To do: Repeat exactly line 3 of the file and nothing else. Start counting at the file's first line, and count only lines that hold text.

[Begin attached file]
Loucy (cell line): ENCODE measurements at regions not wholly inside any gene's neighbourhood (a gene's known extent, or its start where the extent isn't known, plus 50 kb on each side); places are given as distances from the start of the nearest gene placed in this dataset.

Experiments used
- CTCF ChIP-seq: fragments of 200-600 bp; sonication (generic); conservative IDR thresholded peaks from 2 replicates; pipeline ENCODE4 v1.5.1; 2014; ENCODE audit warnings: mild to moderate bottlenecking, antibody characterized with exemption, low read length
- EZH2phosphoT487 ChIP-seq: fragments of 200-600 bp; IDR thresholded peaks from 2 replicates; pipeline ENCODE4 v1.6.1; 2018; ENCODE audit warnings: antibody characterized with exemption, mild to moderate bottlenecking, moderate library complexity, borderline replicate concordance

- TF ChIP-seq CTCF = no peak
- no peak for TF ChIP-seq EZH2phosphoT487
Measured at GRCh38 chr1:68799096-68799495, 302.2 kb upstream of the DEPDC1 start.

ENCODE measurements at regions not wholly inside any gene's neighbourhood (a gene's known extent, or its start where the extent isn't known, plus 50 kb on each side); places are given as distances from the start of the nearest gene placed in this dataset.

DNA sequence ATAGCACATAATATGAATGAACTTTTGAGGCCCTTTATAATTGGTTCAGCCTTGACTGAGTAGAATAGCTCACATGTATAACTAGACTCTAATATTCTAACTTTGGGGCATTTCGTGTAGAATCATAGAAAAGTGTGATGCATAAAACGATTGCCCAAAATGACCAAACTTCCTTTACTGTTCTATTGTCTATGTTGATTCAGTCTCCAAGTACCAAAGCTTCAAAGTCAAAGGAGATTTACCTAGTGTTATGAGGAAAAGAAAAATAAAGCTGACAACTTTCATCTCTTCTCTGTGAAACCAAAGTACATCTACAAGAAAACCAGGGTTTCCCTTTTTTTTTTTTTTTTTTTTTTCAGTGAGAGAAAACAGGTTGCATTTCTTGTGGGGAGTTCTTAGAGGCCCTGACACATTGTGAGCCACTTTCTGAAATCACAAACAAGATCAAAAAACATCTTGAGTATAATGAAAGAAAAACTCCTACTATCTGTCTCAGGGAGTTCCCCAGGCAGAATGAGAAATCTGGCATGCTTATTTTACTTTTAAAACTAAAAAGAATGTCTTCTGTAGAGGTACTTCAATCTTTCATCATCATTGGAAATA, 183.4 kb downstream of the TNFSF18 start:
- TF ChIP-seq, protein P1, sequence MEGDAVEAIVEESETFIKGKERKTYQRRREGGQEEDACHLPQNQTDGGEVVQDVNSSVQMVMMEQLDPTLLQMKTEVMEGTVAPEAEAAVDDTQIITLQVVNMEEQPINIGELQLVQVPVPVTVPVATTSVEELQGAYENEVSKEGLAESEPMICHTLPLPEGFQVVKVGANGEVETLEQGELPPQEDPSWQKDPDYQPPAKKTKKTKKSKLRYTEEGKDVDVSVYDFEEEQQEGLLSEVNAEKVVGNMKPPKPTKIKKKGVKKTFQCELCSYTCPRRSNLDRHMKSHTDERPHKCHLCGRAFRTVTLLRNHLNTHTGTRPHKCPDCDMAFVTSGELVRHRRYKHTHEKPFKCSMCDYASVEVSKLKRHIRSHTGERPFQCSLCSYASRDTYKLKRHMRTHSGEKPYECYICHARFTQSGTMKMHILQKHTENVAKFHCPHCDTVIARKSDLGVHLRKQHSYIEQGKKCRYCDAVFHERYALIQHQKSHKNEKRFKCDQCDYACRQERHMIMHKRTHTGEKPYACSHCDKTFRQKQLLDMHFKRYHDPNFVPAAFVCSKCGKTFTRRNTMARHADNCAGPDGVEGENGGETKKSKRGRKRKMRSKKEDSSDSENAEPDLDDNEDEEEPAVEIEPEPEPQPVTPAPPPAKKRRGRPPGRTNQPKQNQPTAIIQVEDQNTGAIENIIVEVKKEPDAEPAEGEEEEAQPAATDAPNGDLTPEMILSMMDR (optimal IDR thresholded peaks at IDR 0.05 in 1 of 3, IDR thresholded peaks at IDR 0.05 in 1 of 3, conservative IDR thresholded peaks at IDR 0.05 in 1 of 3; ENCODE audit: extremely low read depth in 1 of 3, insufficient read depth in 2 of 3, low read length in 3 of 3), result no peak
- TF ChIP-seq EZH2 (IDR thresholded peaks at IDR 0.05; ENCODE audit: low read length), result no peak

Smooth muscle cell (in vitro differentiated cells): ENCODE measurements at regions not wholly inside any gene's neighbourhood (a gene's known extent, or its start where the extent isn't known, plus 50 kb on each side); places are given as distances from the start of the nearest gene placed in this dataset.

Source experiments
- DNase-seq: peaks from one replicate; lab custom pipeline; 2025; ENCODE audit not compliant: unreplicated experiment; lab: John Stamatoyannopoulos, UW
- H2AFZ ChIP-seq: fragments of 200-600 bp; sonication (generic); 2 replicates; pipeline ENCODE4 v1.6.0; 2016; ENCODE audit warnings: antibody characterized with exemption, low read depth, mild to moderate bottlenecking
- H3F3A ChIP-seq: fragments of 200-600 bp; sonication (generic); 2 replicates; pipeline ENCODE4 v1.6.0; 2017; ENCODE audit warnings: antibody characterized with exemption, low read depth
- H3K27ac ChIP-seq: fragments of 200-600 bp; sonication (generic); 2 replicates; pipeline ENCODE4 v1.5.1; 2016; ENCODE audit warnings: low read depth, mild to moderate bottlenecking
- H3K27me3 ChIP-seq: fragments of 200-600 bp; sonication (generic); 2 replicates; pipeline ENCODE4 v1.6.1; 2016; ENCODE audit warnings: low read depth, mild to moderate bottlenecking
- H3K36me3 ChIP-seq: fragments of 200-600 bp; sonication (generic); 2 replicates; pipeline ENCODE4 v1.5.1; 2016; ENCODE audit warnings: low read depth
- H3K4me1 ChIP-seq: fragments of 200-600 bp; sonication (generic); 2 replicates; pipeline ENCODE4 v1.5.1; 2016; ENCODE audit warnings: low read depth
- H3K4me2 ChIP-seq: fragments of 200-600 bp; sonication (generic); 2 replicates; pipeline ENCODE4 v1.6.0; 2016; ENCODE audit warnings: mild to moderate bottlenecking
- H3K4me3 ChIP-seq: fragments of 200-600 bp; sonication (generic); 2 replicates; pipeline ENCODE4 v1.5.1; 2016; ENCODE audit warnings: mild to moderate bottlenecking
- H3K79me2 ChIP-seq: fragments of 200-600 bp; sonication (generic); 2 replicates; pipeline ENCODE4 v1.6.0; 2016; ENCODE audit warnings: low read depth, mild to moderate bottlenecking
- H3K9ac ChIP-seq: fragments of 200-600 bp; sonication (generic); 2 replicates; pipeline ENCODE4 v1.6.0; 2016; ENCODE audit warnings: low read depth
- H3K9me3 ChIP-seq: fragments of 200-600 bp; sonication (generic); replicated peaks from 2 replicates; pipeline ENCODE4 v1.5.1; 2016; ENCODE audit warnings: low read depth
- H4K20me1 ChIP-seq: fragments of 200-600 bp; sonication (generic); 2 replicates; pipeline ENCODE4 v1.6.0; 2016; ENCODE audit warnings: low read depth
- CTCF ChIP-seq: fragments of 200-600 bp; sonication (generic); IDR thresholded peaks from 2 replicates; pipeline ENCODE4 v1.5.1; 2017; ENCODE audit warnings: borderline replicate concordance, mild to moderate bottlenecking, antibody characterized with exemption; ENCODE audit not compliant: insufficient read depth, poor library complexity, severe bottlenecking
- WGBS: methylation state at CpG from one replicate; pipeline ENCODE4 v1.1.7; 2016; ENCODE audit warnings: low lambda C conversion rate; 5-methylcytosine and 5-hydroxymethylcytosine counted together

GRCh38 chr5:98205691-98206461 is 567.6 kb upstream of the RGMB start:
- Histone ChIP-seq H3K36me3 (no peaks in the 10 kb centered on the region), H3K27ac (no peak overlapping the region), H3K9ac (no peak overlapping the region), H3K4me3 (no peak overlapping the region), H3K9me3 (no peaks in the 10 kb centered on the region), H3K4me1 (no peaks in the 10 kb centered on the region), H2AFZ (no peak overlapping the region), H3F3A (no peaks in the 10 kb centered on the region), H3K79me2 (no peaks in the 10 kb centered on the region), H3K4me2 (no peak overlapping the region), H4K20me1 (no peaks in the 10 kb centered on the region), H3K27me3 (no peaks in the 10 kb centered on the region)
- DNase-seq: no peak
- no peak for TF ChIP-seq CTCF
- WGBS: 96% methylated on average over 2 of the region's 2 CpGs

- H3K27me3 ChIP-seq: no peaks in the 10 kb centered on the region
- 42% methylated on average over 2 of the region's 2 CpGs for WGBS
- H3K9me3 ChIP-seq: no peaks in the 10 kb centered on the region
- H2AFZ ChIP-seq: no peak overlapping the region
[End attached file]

- CTCF ChIP-seq: fragments of 200-600 bp; sonication (generic); conservative IDR thresholded peaks from 2 replicates; pipeline ENCODE4 v1.5.1; 2014; ENCODE audit warnings: mild to moderate bottlenecking, antibody characterized with exemption, low read length